There have always been a lot of controversies and opinions about choppers. Someone says that these motorcycles are a separate culture. Others state that it’s a spirit. Some believe that choppers are a symbol of freedom and independence. What is really hidden behind the name “chopper?” Let’s figure it out together.
How Everything Has Started
Choppers are incredible, powerful, and aggressive motorcycles. So-called Californian “bobbers” greatly contributed to the formation of the chopper’s appearance to a large extent. The bobber bikes were redesigned in the 1930s specifically for racing and were also used for driving around the city. At that time, few people could afford to have two motorcycles for different purposes at once, and so bobbers, or “short-haired,” appeared.
The choppers themselves arrived immediately after World War II, when American soldiers who returned home were searching for a place in a peaceful society. Accustomed to constant adrenaline during the war, they tried to find it at home, altering their Harley-Davidson and Indian bikes in garages and driving them. Many of them are still popular and can be purchased via online car auctions. There is also motorcycle shipping, which saves your money on standard shipping.
As a result, the chopper is a motorcycle with a powerful motor that has been stripped of everything that has nothing to do with movement. Mirrors, fenders, headlights, bags, the rear suspension, the front fender and part of the rear, a tachometer, and a large gas tank — all this was abandoned, resulting in a light and elegant motorcycle with a light frame. This is how the name for the motorcycle appeared: the bike was “chopped.” Although there are other versions of the name, this one is considered the most logical.
Legendary Chopper’s Modifications
It’s quite logical that California, in the 1940s, simply broke all records for the number of motorcycles per capita. Today, this state is still a great place for bikers: the season is all year, and there are many people who share the passion. That was the case when the first choppers appeared.
As bikers competed in races and moved between cities, choppers began to adapt by them to highway and everyday use. For example, such details as a high, curved steering wheel and ape hangers became common. The idea behind the modification was that the force of air resistance was parallel to the line of the person’s shoulder and his hands, which control the steering wheel. At the same time, the convenience of such a steering wheel over long distances is undeniable since the load on the muscles is evenly distributed in this way.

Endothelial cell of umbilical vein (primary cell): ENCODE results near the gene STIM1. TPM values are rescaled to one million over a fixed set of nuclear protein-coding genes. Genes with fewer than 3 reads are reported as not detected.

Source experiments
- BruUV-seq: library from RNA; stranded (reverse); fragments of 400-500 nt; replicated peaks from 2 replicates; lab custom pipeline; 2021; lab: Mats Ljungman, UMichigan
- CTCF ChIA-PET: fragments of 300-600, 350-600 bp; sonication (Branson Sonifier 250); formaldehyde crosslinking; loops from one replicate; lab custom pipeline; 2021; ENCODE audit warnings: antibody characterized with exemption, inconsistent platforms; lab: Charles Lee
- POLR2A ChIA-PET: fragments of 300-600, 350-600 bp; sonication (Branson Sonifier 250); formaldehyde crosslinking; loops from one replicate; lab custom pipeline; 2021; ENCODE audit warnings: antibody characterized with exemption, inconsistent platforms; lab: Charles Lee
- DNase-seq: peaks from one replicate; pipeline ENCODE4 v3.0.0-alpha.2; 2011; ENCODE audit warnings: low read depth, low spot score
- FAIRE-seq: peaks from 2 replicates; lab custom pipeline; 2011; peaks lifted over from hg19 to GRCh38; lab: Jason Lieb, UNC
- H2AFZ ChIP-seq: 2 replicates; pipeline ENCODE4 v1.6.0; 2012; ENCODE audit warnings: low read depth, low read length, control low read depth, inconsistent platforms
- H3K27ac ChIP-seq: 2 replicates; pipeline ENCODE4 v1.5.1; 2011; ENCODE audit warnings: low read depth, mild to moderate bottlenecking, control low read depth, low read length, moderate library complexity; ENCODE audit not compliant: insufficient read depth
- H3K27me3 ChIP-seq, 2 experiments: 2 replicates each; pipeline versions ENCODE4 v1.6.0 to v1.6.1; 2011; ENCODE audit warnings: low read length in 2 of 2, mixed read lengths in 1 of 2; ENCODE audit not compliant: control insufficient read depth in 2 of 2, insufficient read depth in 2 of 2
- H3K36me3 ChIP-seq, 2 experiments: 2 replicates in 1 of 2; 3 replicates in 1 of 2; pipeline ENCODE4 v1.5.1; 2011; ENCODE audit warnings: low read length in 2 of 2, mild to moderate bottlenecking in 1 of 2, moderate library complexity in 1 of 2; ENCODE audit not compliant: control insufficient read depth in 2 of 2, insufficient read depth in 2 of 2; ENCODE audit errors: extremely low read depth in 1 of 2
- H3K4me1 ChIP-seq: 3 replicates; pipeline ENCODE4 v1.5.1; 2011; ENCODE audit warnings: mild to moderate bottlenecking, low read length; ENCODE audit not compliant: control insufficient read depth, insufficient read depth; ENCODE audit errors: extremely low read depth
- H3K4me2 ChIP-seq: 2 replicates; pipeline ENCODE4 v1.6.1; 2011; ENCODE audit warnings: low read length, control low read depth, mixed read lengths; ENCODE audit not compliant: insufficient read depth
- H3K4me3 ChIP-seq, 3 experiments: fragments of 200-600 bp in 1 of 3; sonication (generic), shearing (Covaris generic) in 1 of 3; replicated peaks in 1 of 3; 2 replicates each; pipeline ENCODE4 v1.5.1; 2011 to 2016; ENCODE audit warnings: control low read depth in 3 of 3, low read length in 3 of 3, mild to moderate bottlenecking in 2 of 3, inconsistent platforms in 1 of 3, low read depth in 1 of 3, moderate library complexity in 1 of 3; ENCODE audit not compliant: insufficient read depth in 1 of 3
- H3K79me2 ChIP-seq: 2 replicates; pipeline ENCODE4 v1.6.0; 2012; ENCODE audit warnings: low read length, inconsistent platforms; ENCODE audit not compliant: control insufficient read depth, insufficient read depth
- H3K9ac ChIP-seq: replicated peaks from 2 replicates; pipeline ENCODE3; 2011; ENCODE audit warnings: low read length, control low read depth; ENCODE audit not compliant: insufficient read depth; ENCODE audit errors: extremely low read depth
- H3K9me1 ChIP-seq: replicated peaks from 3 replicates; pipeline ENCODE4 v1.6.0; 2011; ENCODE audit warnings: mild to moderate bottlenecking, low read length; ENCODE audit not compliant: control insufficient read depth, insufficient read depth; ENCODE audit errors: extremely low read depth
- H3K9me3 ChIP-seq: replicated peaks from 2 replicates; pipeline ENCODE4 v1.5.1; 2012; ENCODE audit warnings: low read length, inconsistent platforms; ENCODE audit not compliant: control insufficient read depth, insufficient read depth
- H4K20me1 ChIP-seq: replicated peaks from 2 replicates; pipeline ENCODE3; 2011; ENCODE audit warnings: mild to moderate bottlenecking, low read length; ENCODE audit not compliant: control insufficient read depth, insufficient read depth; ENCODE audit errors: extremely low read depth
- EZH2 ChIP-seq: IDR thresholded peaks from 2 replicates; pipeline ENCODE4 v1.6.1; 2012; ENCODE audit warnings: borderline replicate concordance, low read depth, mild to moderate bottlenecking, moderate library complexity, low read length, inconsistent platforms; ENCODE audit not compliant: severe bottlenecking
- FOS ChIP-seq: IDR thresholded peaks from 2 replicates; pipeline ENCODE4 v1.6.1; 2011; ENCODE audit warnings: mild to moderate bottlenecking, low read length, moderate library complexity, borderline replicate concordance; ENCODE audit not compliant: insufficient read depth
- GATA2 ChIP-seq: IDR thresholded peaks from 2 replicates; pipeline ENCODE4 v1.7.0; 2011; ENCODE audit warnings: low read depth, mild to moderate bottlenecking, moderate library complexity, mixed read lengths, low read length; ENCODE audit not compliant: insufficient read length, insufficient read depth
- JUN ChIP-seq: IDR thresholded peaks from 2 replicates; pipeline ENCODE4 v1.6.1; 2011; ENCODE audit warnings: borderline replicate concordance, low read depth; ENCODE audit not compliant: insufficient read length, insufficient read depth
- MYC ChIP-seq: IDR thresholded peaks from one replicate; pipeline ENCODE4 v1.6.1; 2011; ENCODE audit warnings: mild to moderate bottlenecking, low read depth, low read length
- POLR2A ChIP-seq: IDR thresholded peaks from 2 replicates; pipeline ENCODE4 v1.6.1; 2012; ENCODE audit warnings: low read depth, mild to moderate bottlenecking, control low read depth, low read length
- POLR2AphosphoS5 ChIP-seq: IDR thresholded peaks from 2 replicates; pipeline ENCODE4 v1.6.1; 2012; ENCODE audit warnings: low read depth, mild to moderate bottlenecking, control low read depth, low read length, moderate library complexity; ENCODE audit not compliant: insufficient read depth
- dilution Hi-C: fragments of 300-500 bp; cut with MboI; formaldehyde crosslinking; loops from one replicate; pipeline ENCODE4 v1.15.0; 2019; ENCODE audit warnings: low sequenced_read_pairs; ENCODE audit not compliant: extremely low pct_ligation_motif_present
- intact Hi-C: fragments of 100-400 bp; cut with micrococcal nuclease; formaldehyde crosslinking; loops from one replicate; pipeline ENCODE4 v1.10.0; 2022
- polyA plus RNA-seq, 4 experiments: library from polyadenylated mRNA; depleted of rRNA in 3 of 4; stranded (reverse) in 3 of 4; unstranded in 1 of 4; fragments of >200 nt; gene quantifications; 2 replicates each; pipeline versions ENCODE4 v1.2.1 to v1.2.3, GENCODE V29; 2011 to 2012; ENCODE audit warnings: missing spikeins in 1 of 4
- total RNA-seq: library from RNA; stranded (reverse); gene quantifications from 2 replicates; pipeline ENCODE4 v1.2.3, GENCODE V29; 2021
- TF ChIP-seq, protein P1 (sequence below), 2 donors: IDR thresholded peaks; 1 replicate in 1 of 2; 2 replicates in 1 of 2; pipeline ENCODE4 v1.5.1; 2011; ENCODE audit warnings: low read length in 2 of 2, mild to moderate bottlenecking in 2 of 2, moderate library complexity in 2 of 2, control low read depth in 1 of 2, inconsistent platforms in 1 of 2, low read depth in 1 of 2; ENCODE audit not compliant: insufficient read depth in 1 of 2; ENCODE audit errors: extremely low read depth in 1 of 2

Later, the front wheel was replaced on the choppers with a narrower one, and the rear became wider. The diameter was also changed: 21 inches for the front wheel and 16 inches for the rear. Around the same time, the legendary back-up bar appears. At times, the height of this back took off to the heavens, and the authorities even introduced a restriction on its size.
Also, pipes with bells in the form of fish tails began to appear on the choppers. The exhaust hole was very narrow, and its bend helped on the right turns. Now, the chopper’s pipes no longer scraped the ground.
It’s unclear why the bikers lengthened and tilted the fork so that the front wheel turned out to be ahead of the motorcycle. There is an opinion that they believed the motorcycle began to behave more confidently on the road, and such a landing was much more convenient during long travels.
Golden Age of Choppers
One of the most iconic chopper examples is undoubtedly the modified 1951 Harley-Davidson FL, known as “Captain America.” This bike was first introduced to the world in the 1969 movie “Easy Rider,” where Peter Fonda cruised on it. After the picture’s release, the popularity of choppers skyrocketed. In the end, the iconic chopper from the film was sold at auction for $1.35 million.
Because it was a time of new freedom concepts, hippie culture, and other philosophical movements, the 1970s became known as the “golden age” for choppers. Many wanted to possess this style motorcycle. It became a symbol of freedom, a free spirit, independence, rebellion, and vivid individuality. While cruising along the American highway on the chopper, it didn’t make sense to drive at speed. It was essential to enjoy a leisurely trip, catching the views attached to yourself, being impressed by the chrome and roar of the engine, and enjoying the travel, freedom, and special spirit of the chopper.
It’s believed that it was with the choppers, in fact, that the same biker culture was born: tattoos, bandanas, engine sounds, and self-confident young people. After all, bikers were previously limited to those who traveled solely on choppers.
In conclusion, we note that choppers aren’t usually chosen for high-speed movements. They are designed for long and leisurely rides. And for solo trips where you know you’ll have time to yourself, the road, and your thoughts. It seems that those who choose choppers are already established people who don’t chase speed. They need something completely different — just that inexplicable feeling of freedom that a chopper can give.